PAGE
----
There's also a good article in the current edition of Writers' Forum (October) which has an interview with MW's Maggie Seed discussing the pocket novel changes and what she's hoping for.)

So, my novella's progress to date.

I did 600 words today, which added another scene to my third chapter.

I think it was a little bit of a struggle because I was dealing with a scene I'd written before- a couple of years ago- and it was much better than what I wrote today (at least that's what my memory tells me).

It's probably saved on one of my floppy disks, so I'll have to plug in my floppy reader and search through my box of disks.

This scene today also had one of the secondary characters, who isn't very pleasant, in it.

In fact this chapter doesn't actually have my hero present, except in thought, which is important.

At some point in a romance the hero and heroine will be apart; unless they're trapped somewhere together, they each have their own daily lives to lead so can't be together all the time.

Yet their love interest still needs to be there in some way so the reader doesn't lose interest. After all it is meant to be a romance.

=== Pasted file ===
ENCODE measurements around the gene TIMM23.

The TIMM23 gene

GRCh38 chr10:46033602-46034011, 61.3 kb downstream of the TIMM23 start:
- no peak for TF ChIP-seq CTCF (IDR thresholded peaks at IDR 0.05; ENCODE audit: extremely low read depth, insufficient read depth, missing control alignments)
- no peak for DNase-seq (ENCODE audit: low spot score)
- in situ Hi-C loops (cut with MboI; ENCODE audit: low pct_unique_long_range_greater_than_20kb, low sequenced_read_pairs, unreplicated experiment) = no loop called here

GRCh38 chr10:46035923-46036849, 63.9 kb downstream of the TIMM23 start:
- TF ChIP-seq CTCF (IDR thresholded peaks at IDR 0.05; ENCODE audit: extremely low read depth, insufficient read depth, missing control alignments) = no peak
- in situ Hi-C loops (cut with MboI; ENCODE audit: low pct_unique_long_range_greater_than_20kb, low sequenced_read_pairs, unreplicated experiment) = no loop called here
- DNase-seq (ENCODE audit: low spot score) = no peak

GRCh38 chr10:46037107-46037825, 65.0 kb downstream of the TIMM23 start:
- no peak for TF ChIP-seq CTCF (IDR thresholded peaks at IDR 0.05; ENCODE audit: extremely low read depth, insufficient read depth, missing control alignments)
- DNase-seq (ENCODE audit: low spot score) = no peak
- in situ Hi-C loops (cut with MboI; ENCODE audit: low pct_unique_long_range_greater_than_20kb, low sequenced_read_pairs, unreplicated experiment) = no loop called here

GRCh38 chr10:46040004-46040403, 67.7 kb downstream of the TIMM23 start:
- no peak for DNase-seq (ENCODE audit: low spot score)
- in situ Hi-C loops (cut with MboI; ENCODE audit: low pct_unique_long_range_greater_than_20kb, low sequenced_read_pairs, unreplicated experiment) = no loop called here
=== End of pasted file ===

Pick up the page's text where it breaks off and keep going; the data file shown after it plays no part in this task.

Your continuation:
With a contemporary story contact between hero and heroine can continue - a mobile phone, skype, e-mail or text message. They could even send a message with a picture of themselves...

But in an historical romance you're limited by when the story is set, and what technology is available- if any.

In 1802, there were conventions of everyday behaviour to begin with, so messages going back and forth would be difficult to keep quiet unless you can be sure your messenger is trustworthy and not going to turn to blackmail- that's another plot entirely.

As my story is set in a village in the early part of the 19th century there's no opportunity to use the language of flowers or fans to pass a message.

(For flowers have a look here and here, and for fans there's this silent British Pathé film from